Disclosure: My school, an independent, not-for-profit institution, has a full-time lab technician. She supports our science teachers. She prepares demonstrations and laboratory activities, orders equipment and supplies, and keeps things organized. She also assists with special projects, such as my Wednesday afternoon Chemistry Education Research Group.
The hours that I don’t have to spend in the prep room have given me the opportunity to develop and to maintain the curriculum, which directly benefits students.
How can chemistry teachers — the front line troops — develop any meaningful curriculum if their time is spent on mundane tasks better suited to a lab technician? In Ontario, teachers are well compensated. In my opinion, it is a poor use of financial resources to have “Ontario Certified Teachers” (don’t get me started) — people with a minimum of five years of university education, many of whom who are highly experienced, at the top of the pay scale and experts in their field — setting up labs, ferrying equipment between classrooms and washing glassware.
It makes no sense.
Why relegate curriculum development to high-priced school board-level consultants and edu-geeks when classroom teachers can develop what works for their students? In this business, one size does not fit all; an assignment or laboratory activity appropriate in one setting may not work in another.
Chemistry teachers — teachers who know chemistry and how to teach it — are in the best position to develop chemistry curriculum. We don’t need a graduate degree in education, or parts I, II and III of the professional development course du jour. Based on interaction with students and with colleagues and based on what is learned at conferences or from the chemistry education literature (yeah Chem 13 News!), chemistry teachers can hone their lessons and develop activities and ideas that resonate.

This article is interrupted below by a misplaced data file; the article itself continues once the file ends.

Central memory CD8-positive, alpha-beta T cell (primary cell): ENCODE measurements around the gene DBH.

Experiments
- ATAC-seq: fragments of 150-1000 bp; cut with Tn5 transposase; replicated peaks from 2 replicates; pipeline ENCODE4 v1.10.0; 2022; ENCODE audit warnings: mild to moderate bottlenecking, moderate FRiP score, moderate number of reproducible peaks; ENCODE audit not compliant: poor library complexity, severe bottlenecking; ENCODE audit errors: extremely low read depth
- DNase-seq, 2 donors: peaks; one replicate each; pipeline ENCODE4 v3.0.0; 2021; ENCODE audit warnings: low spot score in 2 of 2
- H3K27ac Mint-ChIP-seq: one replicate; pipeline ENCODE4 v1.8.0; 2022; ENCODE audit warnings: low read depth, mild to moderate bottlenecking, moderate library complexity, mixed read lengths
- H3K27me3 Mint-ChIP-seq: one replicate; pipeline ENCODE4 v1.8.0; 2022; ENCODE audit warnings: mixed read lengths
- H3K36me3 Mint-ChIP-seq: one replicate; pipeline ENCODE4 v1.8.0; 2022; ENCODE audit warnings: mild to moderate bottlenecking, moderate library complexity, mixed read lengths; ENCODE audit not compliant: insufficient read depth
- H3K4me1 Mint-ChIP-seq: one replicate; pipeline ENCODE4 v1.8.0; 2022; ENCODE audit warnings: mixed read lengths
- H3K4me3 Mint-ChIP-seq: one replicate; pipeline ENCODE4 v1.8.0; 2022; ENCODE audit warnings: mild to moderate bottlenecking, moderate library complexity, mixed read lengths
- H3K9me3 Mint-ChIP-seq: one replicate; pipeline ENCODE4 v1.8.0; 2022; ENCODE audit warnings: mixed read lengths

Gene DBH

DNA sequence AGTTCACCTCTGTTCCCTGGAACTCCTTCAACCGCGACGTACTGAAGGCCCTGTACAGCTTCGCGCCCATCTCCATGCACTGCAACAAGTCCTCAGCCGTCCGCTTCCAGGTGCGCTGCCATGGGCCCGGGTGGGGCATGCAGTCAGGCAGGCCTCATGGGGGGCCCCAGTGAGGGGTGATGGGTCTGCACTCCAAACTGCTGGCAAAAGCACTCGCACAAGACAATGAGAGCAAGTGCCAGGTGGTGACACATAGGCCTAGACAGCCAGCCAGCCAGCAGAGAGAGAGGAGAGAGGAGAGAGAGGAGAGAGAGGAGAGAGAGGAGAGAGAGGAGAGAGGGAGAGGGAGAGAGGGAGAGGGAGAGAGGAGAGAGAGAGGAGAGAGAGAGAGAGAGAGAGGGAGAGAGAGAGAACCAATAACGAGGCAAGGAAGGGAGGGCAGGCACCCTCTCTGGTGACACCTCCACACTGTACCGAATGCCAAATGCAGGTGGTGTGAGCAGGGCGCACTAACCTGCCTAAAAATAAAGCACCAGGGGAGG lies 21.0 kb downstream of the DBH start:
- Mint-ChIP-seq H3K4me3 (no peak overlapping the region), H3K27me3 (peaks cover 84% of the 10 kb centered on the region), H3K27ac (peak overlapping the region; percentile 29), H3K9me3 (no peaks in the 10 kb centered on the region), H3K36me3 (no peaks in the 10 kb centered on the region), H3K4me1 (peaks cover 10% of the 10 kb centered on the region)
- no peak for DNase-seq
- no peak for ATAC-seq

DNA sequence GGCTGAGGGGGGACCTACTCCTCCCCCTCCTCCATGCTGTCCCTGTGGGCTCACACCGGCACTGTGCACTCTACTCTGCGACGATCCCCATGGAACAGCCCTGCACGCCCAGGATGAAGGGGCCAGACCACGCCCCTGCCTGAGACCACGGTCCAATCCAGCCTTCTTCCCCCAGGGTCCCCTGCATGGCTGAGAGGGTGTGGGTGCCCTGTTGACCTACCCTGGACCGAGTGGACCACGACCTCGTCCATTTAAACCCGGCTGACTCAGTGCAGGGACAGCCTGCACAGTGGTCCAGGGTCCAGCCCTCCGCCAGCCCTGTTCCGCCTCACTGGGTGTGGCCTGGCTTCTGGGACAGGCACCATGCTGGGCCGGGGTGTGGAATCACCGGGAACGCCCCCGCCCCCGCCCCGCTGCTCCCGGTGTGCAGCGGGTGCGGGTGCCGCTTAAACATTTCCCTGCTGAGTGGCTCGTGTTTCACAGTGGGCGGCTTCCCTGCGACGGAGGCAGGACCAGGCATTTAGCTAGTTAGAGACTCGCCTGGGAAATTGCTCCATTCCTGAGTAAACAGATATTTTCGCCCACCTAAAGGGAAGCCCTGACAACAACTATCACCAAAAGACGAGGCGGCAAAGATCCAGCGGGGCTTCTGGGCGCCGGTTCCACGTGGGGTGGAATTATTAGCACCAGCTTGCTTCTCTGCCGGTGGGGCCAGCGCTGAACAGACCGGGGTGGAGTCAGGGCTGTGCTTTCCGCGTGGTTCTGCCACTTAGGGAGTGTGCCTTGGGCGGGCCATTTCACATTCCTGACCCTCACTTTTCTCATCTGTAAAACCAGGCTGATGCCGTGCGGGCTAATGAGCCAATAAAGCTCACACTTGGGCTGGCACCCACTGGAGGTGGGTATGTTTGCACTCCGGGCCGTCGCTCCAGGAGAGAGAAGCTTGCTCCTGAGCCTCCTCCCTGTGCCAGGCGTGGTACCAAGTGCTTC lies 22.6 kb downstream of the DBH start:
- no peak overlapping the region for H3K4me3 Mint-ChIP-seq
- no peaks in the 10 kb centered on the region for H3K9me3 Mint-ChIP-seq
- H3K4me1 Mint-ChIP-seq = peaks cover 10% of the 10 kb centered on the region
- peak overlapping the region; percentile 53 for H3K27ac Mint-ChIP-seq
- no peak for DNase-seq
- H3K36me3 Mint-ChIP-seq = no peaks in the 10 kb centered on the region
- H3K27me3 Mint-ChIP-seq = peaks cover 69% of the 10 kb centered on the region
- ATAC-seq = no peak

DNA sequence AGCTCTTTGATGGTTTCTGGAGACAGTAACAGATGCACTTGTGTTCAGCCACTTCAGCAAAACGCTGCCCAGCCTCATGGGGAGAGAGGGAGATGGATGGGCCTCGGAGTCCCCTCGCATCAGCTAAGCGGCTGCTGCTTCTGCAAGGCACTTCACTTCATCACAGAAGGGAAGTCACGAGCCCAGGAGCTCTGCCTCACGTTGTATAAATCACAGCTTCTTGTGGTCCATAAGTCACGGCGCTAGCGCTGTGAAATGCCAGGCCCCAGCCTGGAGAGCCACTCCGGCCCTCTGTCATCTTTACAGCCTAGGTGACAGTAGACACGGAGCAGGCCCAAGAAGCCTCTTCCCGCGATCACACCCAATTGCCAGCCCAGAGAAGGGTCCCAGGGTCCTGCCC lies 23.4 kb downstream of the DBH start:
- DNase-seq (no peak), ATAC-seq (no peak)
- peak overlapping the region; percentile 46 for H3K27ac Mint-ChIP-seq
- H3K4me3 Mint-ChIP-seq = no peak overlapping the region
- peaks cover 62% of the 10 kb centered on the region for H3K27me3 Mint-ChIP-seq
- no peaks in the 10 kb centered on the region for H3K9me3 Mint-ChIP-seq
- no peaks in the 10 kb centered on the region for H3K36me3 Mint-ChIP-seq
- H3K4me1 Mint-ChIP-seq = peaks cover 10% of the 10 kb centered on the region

But this takes time. Lots of time.
I’m not one for canned resources; they’re not my style. Over a 25+ year career, most of it teaching chemistry, I have developed every item that I use in grade 11 and AP Chemistry: over 85 PowerPoint Lessons and counting, tons of lab activities and handouts. These items are continually improved; virtually nothing remains unchanged from year-to-year. The benefits to students are incalculable. All this is thanks to our lab technician and to my school for having the foresight to allocate resources accordingly. I think it’s high time for teachers — and students — in publicly-funded schools to enjoy the same opportunities.